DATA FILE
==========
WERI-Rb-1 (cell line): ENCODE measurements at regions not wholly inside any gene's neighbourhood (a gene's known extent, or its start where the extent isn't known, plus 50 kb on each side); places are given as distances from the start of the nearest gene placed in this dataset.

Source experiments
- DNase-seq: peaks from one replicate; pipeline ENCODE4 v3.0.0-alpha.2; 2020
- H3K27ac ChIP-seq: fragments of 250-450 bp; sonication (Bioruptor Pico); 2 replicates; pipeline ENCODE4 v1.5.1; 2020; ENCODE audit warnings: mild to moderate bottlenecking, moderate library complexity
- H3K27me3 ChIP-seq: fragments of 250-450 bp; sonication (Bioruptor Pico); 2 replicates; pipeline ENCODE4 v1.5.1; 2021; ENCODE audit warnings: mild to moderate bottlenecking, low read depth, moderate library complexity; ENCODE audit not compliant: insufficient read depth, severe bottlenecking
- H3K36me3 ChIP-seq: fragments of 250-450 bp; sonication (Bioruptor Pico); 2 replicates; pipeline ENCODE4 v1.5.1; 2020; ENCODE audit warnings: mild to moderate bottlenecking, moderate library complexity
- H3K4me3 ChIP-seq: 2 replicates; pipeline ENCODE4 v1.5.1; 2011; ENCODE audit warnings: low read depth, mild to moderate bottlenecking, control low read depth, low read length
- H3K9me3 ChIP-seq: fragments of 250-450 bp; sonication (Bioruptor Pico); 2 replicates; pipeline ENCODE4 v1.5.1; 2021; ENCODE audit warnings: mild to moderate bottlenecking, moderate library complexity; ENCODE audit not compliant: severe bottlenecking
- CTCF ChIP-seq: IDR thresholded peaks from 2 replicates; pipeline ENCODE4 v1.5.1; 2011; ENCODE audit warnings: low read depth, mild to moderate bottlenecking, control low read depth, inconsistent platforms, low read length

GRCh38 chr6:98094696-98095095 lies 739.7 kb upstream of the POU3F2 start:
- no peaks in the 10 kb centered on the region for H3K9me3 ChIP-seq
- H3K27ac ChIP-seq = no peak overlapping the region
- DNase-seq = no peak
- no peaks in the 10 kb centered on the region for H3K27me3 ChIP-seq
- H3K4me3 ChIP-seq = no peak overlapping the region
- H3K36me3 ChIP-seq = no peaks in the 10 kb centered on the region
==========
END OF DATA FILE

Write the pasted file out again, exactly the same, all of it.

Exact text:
WERI-Rb-1 (cell line): ENCODE measurements at regions not wholly inside any gene's neighbourhood (a gene's known extent, or its start where the extent isn't known, plus 50 kb on each side); places are given as distances from the start of the nearest gene placed in this dataset.

Source experiments
- DNase-seq: peaks from one replicate; pipeline ENCODE4 v3.0.0-alpha.2; 2020
- H3K27ac ChIP-seq: fragments of 250-450 bp; sonication (Bioruptor Pico); 2 replicates; pipeline ENCODE4 v1.5.1; 2020; ENCODE audit warnings: mild to moderate bottlenecking, moderate library complexity
- H3K27me3 ChIP-seq: fragments of 250-450 bp; sonication (Bioruptor Pico); 2 replicates; pipeline ENCODE4 v1.5.1; 2021; ENCODE audit warnings: mild to moderate bottlenecking, low read depth, moderate library complexity; ENCODE audit not compliant: insufficient read depth, severe bottlenecking
- H3K36me3 ChIP-seq: fragments of 250-450 bp; sonication (Bioruptor Pico); 2 replicates; pipeline ENCODE4 v1.5.1; 2020; ENCODE audit warnings: mild to moderate bottlenecking, moderate library complexity
- H3K4me3 ChIP-seq: 2 replicates; pipeline ENCODE4 v1.5.1; 2011; ENCODE audit warnings: low read depth, mild to moderate bottlenecking, control low read depth, low read length
- H3K9me3 ChIP-seq: fragments of 250-450 bp; sonication (Bioruptor Pico); 2 replicates; pipeline ENCODE4 v1.5.1; 2021; ENCODE audit warnings: mild to moderate bottlenecking, moderate library complexity; ENCODE audit not compliant: severe bottlenecking
- CTCF ChIP-seq: IDR thresholded peaks from 2 replicates; pipeline ENCODE4 v1.5.1; 2011; ENCODE audit warnings: low read depth, mild to moderate bottlenecking, control low read depth, inconsistent platforms, low read length

GRCh38 chr6:98094696-98095095 lies 739.7 kb upstream of the POU3F2 start:
- no peaks in the 10 kb centered on the region for H3K9me3 ChIP-seq
- H3K27ac ChIP-seq = no peak overlapping the region
- DNase-seq = no peak
- no peaks in the 10 kb centered on the region for H3K27me3 ChIP-seq
- H3K4me3 ChIP-seq = no peak overlapping the region
- H3K36me3 ChIP-seq = no peaks in the 10 kb centered on the region